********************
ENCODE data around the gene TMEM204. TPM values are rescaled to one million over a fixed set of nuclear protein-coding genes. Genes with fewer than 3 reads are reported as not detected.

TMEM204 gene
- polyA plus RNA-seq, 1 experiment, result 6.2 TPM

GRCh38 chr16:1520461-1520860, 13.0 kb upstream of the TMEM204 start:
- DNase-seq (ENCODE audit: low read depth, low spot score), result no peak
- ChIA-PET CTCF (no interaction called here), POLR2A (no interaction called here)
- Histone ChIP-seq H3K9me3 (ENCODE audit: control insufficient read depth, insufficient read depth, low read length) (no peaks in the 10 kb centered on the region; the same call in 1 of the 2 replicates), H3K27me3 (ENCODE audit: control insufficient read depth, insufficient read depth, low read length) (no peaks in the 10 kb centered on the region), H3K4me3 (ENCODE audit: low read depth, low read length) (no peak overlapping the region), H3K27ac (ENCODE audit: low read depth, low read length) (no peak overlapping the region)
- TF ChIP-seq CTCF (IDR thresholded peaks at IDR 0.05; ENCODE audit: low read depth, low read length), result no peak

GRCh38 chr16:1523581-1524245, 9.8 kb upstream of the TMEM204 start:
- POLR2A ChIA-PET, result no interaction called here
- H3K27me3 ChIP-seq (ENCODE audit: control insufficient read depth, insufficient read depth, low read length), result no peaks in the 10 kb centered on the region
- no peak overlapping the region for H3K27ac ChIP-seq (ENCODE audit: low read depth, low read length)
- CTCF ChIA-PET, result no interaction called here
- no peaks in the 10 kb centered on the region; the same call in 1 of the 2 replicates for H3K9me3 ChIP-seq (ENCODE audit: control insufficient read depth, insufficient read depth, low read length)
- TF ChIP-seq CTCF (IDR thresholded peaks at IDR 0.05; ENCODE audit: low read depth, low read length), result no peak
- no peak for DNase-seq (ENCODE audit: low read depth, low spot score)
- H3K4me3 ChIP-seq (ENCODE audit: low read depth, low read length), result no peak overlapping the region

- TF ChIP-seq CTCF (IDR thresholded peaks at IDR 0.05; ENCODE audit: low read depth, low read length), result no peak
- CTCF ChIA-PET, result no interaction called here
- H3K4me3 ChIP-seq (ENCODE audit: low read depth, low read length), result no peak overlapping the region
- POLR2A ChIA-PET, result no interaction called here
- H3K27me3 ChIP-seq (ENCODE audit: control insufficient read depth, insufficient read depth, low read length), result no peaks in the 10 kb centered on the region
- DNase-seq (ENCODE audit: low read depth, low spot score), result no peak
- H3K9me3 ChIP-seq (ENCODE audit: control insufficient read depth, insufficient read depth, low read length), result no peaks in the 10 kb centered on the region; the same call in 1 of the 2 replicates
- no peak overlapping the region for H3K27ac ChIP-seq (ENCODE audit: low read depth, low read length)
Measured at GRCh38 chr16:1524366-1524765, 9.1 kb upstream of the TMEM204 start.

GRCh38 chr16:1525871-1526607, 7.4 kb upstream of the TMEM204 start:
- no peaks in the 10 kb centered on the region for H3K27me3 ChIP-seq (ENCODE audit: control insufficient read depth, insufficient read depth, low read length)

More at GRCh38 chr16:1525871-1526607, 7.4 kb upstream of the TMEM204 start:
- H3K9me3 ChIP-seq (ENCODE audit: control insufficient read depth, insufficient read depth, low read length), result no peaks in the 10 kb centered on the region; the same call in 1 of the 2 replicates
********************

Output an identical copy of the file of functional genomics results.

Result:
ENCODE data around the gene TMEM204. TPM values are rescaled to one million over a fixed set of nuclear protein-coding genes. Genes with fewer than 3 reads are reported as not detected.

TMEM204 gene
- polyA plus RNA-seq, 1 experiment, result 6.2 TPM

GRCh38 chr16:1520461-1520860, 13.0 kb upstream of the TMEM204 start:
- DNase-seq (ENCODE audit: low read depth, low spot score), result no peak
- ChIA-PET CTCF (no interaction called here), POLR2A (no interaction called here)
- Histone ChIP-seq H3K9me3 (ENCODE audit: control insufficient read depth, insufficient read depth, low read length) (no peaks in the 10 kb centered on the region; the same call in 1 of the 2 replicates), H3K27me3 (ENCODE audit: control insufficient read depth, insufficient read depth, low read length) (no peaks in the 10 kb centered on the region), H3K4me3 (ENCODE audit: low read depth, low read length) (no peak overlapping the region), H3K27ac (ENCODE audit: low read depth, low read length) (no peak overlapping the region)
- TF ChIP-seq CTCF (IDR thresholded peaks at IDR 0.05; ENCODE audit: low read depth, low read length), result no peak

GRCh38 chr16:1523581-1524245, 9.8 kb upstream of the TMEM204 start:
- POLR2A ChIA-PET, result no interaction called here
- H3K27me3 ChIP-seq (ENCODE audit: control insufficient read depth, insufficient read depth, low read length), result no peaks in the 10 kb centered on the region
- no peak overlapping the region for H3K27ac ChIP-seq (ENCODE audit: low read depth, low read length)
- CTCF ChIA-PET, result no interaction called here
- no peaks in the 10 kb centered on the region; the same call in 1 of the 2 replicates for H3K9me3 ChIP-seq (ENCODE audit: control insufficient read depth, insufficient read depth, low read length)
- TF ChIP-seq CTCF (IDR thresholded peaks at IDR 0.05; ENCODE audit: low read depth, low read length), result no peak
- no peak for DNase-seq (ENCODE audit: low read depth, low spot score)
- H3K4me3 ChIP-seq (ENCODE audit: low read depth, low read length), result no peak overlapping the region

- TF ChIP-seq CTCF (IDR thresholded peaks at IDR 0.05; ENCODE audit: low read depth, low read length), result no peak
- CTCF ChIA-PET, result no interaction called here
- H3K4me3 ChIP-seq (ENCODE audit: low read depth, low read length), result no peak overlapping the region
- POLR2A ChIA-PET, result no interaction called here
- H3K27me3 ChIP-seq (ENCODE audit: control insufficient read depth, insufficient read depth, low read length), result no peaks in the 10 kb centered on the region
- DNase-seq (ENCODE audit: low read depth, low spot score), result no peak
- H3K9me3 ChIP-seq (ENCODE audit: control insufficient read depth, insufficient read depth, low read length), result no peaks in the 10 kb centered on the region; the same call in 1 of the 2 replicates
- no peak overlapping the region for H3K27ac ChIP-seq (ENCODE audit: low read depth, low read length)
Measured at GRCh38 chr16:1524366-1524765, 9.1 kb upstream of the TMEM204 start.

GRCh38 chr16:1525871-1526607, 7.4 kb upstream of the TMEM204 start:
- no peaks in the 10 kb centered on the region for H3K27me3 ChIP-seq (ENCODE audit: control insufficient read depth, insufficient read depth, low read length)

More at GRCh38 chr16:1525871-1526607, 7.4 kb upstream of the TMEM204 start:
- H3K9me3 ChIP-seq (ENCODE audit: control insufficient read depth, insufficient read depth, low read length), result no peaks in the 10 kb centered on the region; the same call in 1 of the 2 replicates